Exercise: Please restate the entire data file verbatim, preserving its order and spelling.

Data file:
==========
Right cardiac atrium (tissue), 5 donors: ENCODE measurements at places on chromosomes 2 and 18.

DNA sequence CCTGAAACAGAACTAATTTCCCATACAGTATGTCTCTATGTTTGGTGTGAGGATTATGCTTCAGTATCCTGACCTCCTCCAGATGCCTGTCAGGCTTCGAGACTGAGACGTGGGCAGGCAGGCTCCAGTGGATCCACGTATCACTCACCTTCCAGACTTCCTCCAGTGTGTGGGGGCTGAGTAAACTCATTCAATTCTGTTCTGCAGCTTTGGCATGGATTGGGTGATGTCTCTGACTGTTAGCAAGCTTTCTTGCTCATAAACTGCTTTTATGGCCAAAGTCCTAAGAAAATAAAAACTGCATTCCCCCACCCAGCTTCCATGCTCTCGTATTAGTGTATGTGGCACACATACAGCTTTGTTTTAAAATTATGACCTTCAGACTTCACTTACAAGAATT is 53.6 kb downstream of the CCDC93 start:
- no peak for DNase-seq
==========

Right cardiac atrium (tissue), 5 donors: ENCODE measurements at places on chromosomes 2 and 18.

DNA sequence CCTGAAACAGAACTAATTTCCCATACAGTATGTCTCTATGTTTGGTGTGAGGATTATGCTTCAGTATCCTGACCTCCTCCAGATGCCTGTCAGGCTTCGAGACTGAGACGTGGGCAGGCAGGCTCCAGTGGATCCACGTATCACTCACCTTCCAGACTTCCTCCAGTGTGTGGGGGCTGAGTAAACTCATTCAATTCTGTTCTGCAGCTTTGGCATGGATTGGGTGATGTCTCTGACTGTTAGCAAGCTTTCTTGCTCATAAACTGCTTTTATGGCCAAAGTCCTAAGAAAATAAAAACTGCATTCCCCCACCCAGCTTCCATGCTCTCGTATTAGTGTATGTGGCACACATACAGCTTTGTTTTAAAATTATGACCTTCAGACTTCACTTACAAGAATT is 53.6 kb downstream of the CCDC93 start:
- no peak for DNase-seq